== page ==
Elizabeth Warren attacked fellow presidential candidate Michael Bloomberg during one Democratic debate. The premise was Bloomberg’s use of non-disclosure agreements (NDAs) at his company, particularly concerning claims of harassment and gender discrimination by three women. While NDAs have many applications, critics cite these “gag orders” as a tool for the culture of silence that enables managers, superiors and colleagues to act inappropriately towards co-workers. This has lead to making NDAs part of the rallying cry for the #MeToo movement.

Bad for politics, but good business

Bloomberg subsequently said his company would release three women from their NDAs, but Warren’s attack contributed to his exit as a candidate. Using NDAs to settle harassment charges and other misbehavior denigrates or misrepresents these agreements, and some states have even outlawed them, but businesses have many valid reasons to use them.

NDAs are usually straightforward business contracts between consenting parties to safeguard sensitive business information. Employees, contractors and business partners will learn vital information regarding products, business practices and trade secrets that give the company a competitive advantage in the marketplace. The objective is to protect this information. If there is a breach of this contract, the company can take action to protect its information. Examples of this include intellectual property, business plans, patents, or trade secrets.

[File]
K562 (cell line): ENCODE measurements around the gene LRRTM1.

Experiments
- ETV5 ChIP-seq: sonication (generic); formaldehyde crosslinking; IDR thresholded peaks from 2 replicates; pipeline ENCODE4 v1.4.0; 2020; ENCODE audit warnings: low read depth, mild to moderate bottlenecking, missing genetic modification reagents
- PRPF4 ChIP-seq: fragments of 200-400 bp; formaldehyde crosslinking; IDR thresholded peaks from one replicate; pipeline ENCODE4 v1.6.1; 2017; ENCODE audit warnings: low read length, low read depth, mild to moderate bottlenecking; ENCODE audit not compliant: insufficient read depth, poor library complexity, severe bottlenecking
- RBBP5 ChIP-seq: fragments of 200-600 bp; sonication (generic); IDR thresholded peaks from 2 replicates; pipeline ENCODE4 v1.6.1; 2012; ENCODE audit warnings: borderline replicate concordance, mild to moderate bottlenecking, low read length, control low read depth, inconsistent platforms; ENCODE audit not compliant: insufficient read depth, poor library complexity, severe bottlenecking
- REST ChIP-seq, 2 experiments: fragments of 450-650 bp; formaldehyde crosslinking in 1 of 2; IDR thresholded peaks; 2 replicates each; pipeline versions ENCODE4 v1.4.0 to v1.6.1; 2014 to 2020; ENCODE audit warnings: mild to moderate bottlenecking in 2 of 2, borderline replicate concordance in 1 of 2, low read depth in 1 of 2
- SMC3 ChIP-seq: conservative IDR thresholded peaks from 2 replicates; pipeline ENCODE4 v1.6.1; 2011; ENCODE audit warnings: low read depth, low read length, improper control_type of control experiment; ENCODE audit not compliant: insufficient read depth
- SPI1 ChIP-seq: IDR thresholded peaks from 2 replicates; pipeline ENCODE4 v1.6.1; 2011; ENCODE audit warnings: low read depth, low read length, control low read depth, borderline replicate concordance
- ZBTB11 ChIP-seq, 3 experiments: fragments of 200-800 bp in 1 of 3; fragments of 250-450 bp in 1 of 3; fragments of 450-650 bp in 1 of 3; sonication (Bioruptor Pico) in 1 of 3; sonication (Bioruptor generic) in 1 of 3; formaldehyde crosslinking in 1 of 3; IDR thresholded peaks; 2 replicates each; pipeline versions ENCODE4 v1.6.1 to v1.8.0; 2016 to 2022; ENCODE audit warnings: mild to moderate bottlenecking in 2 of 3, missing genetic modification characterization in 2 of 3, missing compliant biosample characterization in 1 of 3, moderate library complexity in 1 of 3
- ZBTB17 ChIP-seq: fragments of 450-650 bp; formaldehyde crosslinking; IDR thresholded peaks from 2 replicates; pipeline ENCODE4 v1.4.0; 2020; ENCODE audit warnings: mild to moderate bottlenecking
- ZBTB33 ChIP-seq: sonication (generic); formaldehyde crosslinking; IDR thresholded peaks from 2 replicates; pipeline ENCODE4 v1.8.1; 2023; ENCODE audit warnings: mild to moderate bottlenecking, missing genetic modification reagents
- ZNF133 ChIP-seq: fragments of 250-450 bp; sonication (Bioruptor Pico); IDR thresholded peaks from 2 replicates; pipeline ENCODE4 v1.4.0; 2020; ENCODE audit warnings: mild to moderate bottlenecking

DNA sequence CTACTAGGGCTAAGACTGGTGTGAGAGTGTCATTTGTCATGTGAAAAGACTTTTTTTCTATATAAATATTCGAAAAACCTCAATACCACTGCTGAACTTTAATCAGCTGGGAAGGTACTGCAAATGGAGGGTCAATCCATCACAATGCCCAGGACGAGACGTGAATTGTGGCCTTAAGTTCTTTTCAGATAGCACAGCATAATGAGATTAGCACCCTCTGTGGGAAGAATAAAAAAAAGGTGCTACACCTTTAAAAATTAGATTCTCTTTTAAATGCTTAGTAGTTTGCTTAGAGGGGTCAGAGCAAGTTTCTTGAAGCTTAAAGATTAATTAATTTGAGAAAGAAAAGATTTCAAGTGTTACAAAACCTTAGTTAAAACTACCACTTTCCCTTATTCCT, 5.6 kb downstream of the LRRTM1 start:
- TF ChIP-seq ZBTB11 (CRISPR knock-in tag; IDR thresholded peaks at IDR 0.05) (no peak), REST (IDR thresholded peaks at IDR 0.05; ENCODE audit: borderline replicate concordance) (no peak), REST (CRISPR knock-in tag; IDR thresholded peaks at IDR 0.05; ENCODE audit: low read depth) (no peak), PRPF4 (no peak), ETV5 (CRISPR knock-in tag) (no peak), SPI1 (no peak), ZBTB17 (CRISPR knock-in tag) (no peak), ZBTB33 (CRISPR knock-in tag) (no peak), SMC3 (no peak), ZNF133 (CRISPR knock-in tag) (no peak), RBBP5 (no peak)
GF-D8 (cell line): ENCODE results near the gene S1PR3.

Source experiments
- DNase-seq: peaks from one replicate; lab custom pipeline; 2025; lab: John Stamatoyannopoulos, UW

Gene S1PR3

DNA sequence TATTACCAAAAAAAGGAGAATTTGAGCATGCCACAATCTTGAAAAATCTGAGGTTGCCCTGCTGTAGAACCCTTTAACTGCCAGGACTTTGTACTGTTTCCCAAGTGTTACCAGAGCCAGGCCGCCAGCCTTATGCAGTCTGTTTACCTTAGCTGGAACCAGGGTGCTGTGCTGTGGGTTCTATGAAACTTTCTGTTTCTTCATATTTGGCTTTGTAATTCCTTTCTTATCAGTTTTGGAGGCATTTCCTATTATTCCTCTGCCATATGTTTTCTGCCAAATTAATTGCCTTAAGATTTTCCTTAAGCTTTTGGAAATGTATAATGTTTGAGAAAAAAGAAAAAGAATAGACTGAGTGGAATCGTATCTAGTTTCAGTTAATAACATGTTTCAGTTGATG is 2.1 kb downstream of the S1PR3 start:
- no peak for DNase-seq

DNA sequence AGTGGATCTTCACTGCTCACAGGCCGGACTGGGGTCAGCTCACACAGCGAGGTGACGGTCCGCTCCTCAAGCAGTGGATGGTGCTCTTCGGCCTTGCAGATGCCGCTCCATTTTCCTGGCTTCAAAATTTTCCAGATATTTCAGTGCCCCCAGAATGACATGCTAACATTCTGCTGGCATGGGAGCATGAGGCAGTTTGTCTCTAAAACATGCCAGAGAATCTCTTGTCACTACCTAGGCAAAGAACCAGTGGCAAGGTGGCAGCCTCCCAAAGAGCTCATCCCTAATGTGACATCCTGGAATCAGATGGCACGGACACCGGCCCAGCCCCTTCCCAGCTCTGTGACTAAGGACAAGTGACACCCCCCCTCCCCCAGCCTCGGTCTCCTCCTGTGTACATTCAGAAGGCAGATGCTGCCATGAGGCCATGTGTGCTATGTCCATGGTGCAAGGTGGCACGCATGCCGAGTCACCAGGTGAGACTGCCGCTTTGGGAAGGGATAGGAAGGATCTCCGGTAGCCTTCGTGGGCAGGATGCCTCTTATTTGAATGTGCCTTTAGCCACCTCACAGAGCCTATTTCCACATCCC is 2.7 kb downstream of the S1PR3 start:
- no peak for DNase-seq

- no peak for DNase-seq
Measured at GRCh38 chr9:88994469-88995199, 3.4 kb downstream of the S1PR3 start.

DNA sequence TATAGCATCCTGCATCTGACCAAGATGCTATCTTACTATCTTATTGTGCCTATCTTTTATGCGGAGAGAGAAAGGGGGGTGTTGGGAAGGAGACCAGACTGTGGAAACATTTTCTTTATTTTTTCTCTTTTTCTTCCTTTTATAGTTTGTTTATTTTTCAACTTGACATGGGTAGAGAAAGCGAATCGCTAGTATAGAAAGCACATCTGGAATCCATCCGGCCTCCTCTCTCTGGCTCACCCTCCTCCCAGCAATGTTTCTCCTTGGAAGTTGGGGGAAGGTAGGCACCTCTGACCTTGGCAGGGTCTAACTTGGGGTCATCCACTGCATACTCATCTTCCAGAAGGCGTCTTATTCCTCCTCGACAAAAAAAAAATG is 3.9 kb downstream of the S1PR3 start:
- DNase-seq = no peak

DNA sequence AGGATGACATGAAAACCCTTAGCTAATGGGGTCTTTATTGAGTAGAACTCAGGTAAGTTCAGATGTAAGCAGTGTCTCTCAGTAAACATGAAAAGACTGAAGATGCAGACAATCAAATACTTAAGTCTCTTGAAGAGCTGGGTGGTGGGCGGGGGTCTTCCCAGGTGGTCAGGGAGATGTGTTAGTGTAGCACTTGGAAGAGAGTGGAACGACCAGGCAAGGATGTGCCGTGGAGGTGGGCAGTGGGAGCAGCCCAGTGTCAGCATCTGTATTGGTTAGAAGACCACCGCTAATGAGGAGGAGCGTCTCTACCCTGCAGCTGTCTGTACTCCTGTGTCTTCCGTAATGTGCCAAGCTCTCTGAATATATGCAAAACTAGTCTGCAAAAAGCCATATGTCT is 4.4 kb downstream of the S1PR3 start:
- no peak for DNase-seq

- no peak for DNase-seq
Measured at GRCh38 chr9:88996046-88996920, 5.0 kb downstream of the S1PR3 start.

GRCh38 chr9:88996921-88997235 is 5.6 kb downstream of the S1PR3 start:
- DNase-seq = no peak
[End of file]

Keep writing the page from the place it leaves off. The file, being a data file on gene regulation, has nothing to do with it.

There must be no coercion

The parties must willingly sign the contract for it to be valid. Companies will often offer sizeable payouts to sign the agreements, but the employee should consult with an attorney if they have concerns or questions about the contract. This enables them to understand the expectations, penalties and risks involved.

Businesses are also advised to consult with lawyers to draft a non-disclosure agreement that is equitable but binding in protecting the interests of the company. Those NDAs that do not follow the letter of the law or overly broad in scope often are dismissed by judges.